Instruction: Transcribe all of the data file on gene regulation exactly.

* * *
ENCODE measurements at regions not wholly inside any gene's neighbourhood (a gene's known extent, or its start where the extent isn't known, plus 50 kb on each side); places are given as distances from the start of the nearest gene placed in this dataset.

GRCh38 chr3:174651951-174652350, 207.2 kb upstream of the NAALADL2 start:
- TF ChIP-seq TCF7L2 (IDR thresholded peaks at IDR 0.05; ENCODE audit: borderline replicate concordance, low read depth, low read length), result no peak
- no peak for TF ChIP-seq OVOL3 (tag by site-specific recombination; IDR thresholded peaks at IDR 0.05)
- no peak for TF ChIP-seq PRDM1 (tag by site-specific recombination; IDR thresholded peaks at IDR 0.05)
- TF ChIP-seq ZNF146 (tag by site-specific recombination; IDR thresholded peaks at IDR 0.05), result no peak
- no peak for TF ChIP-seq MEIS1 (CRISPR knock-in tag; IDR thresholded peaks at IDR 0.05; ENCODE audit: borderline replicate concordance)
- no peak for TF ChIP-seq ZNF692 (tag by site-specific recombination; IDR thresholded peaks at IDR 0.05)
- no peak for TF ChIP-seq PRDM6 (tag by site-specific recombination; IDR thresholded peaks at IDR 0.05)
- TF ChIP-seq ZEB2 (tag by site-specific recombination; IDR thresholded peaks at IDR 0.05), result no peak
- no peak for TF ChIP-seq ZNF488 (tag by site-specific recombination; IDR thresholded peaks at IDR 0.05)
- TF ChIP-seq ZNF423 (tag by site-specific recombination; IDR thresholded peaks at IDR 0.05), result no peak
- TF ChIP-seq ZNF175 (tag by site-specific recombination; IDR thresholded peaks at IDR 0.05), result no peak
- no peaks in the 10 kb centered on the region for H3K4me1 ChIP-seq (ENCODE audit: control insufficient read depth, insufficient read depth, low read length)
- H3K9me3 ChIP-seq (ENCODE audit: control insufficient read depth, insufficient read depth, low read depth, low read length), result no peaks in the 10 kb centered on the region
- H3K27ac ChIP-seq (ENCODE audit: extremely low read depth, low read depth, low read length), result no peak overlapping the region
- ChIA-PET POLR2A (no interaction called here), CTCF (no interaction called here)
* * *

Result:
ENCODE measurements at regions not wholly inside any gene's neighbourhood (a gene's known extent, or its start where the extent isn't known, plus 50 kb on each side); places are given as distances from the start of the nearest gene placed in this dataset.

GRCh38 chr3:174651951-174652350, 207.2 kb upstream of the NAALADL2 start:
- TF ChIP-seq TCF7L2 (IDR thresholded peaks at IDR 0.05; ENCODE audit: borderline replicate concordance, low read depth, low read length), result no peak
- no peak for TF ChIP-seq OVOL3 (tag by site-specific recombination; IDR thresholded peaks at IDR 0.05)
- no peak for TF ChIP-seq PRDM1 (tag by site-specific recombination; IDR thresholded peaks at IDR 0.05)
- TF ChIP-seq ZNF146 (tag by site-specific recombination; IDR thresholded peaks at IDR 0.05), result no peak
- no peak for TF ChIP-seq MEIS1 (CRISPR knock-in tag; IDR thresholded peaks at IDR 0.05; ENCODE audit: borderline replicate concordance)
- no peak for TF ChIP-seq ZNF692 (tag by site-specific recombination; IDR thresholded peaks at IDR 0.05)
- no peak for TF ChIP-seq PRDM6 (tag by site-specific recombination; IDR thresholded peaks at IDR 0.05)
- TF ChIP-seq ZEB2 (tag by site-specific recombination; IDR thresholded peaks at IDR 0.05), result no peak
- no peak for TF ChIP-seq ZNF488 (tag by site-specific recombination; IDR thresholded peaks at IDR 0.05)
- TF ChIP-seq ZNF423 (tag by site-specific recombination; IDR thresholded peaks at IDR 0.05), result no peak
- TF ChIP-seq ZNF175 (tag by site-specific recombination; IDR thresholded peaks at IDR 0.05), result no peak
- no peaks in the 10 kb centered on the region for H3K4me1 ChIP-seq (ENCODE audit: control insufficient read depth, insufficient read depth, low read length)
- H3K9me3 ChIP-seq (ENCODE audit: control insufficient read depth, insufficient read depth, low read depth, low read length), result no peaks in the 10 kb centered on the region
- H3K27ac ChIP-seq (ENCODE audit: extremely low read depth, low read depth, low read length), result no peak overlapping the region
- ChIA-PET POLR2A (no interaction called here), CTCF (no interaction called here)